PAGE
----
The BEAM technology demonstration is helping NASA to advance and learn about expandable space habitat technology in low-Earth orbit for application toward future human exploration missions. The partnership between NASA and Bigelow supports NASA’s objective to develop a deep space habitat for human missions beyond Earth orbit while fostering commercial capabilities for non-government applications.
The Latest on: Expandable space habitat technology
- Space is changing. Webb is just the start, says ex-Israeli who was in from its dawnon January 20, 2022 at 7:31 pm
The oldest bits of the universe [whose light has been traveling the longest through ever-expanding ... Space Station at the end of this decade. It will be replaced by commercial habitats.
- Quintana de Uña Takes Reins as CEO of Council on Tall Buildings and Urban Habitaton January 19, 2022 at 12:39 pm
we are expanding our investment in thought-leadership, teaching and global industry research to address the complex relationships among policy, buildings, people, urban density, urban space ...
- Silvano Announces Token Sale on P2PB2B For its Innovative Beef Management Systemon January 17, 2022 at 2:00 am
Silviano, a Brazilian cattle producer’s online management system, announced its token sale would go live on the P2PB2B exchange. The token sale will be live until Feb 15, following the token sale, the ...
- Grants to go toward makerspace, STEAM carts for schoolson January 11, 2022 at 5:53 am
The Norfolk Public Schools Foundation has announced the receipt of two grants totaling over $107,000 designated for STEAM enhancements (science, technology, engineering, arts and math) at the middle s ...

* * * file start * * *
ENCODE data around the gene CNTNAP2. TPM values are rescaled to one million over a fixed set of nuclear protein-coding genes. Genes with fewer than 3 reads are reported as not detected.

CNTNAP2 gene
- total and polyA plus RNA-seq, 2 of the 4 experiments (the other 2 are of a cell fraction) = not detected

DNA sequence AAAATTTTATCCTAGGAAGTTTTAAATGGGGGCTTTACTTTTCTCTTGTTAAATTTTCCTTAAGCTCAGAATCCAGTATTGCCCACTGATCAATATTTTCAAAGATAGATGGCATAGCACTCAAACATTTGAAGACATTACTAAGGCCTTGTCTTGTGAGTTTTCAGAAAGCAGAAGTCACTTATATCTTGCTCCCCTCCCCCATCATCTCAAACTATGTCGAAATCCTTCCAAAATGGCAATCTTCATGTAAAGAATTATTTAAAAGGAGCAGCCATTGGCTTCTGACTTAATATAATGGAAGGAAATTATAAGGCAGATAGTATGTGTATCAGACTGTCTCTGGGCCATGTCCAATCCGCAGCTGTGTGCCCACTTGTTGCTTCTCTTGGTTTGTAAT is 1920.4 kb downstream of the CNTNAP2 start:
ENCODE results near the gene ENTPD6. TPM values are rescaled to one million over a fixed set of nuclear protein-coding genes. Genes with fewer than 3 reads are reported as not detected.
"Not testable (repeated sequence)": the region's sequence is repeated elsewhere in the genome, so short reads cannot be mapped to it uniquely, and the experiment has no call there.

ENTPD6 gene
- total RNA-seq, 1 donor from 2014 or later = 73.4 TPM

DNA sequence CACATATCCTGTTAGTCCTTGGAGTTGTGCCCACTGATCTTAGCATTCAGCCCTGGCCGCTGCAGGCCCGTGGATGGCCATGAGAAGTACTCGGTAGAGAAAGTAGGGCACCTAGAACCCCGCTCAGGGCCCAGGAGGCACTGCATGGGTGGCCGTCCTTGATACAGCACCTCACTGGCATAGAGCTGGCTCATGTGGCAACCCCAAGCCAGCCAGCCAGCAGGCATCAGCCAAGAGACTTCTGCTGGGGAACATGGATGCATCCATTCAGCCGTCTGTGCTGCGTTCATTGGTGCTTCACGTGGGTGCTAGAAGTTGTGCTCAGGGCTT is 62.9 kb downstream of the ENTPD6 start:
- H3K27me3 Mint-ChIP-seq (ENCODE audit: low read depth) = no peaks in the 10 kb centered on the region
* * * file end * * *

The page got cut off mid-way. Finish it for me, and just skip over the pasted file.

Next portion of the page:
- underwater habitaton January 10, 2022 at 4:00 pm
Otherwise, divers could develop decompression sickness from nitrogen expanding in the bloodstream. An illustration of the Conshelf 3 habitat. Image via Medium In the 1960s, world-famous ...
- Southold expanding trail system with $258G Empire State granton January 6, 2022 at 3:12 pm
Phase 5 of the project — which began in 2007 — will see Southold expanding its 10.5-mile public trail system by 4.2 more miles, providing access to 160 acres of additional open space and ...
- Dundas public works yard fuel storage expandedon December 31, 2021 at 7:01 am
The fuel storage is south of Delsey Pond, wildlife habitat for ... our shared green space along with the neighbouring residential properties,” Jenkins said. While expanding fuel storage in ...
- ‘We’re all citizens of planet Earth’: former astronaut Bill Nelson on his mission at Nasaon December 24, 2021 at 1:44 am
Nasa’s new administrator discusses the space race with China ... we learn how to live there, we create habitats.” In 2023 a probe will dig down at the south pole of the moon to learn how ...
- Over 80 percent of Earth's oceans remain unexplored — the US can step upon December 21, 2021 at 1:03 pm
While the U.S. has been a leader in space exploration, including investing billions of dollars to achieve a set of national priorities, there are many great unknowns on Earth where we can step up ...
- Ozmens’ SNC Launches Sierra Space, An Independent Commercial Space Companyon April 21, 2021 at 5:03 am
The new company’s "space-as-a-service" business model will leverage cutting-edge technologies, such as Dream Chaser® spaceplanes and expandable LIFE™ habitats, within the fast-growing new ...
via Google News and Bing News